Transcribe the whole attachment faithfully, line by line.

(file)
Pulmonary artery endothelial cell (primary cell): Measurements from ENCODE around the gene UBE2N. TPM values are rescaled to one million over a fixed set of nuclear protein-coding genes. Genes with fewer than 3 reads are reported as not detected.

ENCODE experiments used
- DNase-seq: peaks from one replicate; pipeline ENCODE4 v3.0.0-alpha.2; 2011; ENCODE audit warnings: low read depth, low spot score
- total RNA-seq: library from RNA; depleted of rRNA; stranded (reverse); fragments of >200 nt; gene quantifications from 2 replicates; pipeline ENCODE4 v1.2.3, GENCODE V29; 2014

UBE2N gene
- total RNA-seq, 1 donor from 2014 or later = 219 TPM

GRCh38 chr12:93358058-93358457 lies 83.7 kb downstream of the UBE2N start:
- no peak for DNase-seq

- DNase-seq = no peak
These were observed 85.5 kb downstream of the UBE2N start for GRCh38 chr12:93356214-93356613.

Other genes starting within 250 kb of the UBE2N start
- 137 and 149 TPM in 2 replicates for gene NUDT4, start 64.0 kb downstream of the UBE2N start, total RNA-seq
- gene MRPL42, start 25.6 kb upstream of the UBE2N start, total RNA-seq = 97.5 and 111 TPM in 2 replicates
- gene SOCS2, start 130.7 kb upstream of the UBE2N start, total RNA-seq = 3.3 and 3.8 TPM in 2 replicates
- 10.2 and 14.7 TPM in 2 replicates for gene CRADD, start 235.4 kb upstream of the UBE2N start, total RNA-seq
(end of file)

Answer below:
Pulmonary artery endothelial cell (primary cell): Measurements from ENCODE around the gene UBE2N. TPM values are rescaled to one million over a fixed set of nuclear protein-coding genes. Genes with fewer than 3 reads are reported as not detected.

ENCODE experiments used
- DNase-seq: peaks from one replicate; pipeline ENCODE4 v3.0.0-alpha.2; 2011; ENCODE audit warnings: low read depth, low spot score
- total RNA-seq: library from RNA; depleted of rRNA; stranded (reverse); fragments of >200 nt; gene quantifications from 2 replicates; pipeline ENCODE4 v1.2.3, GENCODE V29; 2014

UBE2N gene
- total RNA-seq, 1 donor from 2014 or later = 219 TPM

GRCh38 chr12:93358058-93358457 lies 83.7 kb downstream of the UBE2N start:
- no peak for DNase-seq

- DNase-seq = no peak
These were observed 85.5 kb downstream of the UBE2N start for GRCh38 chr12:93356214-93356613.

Other genes starting within 250 kb of the UBE2N start
- 137 and 149 TPM in 2 replicates for gene NUDT4, start 64.0 kb downstream of the UBE2N start, total RNA-seq
- gene MRPL42, start 25.6 kb upstream of the UBE2N start, total RNA-seq = 97.5 and 111 TPM in 2 replicates
- gene SOCS2, start 130.7 kb upstream of the UBE2N start, total RNA-seq = 3.3 and 3.8 TPM in 2 replicates
- 10.2 and 14.7 TPM in 2 replicates for gene CRADD, start 235.4 kb upstream of the UBE2N start, total RNA-seq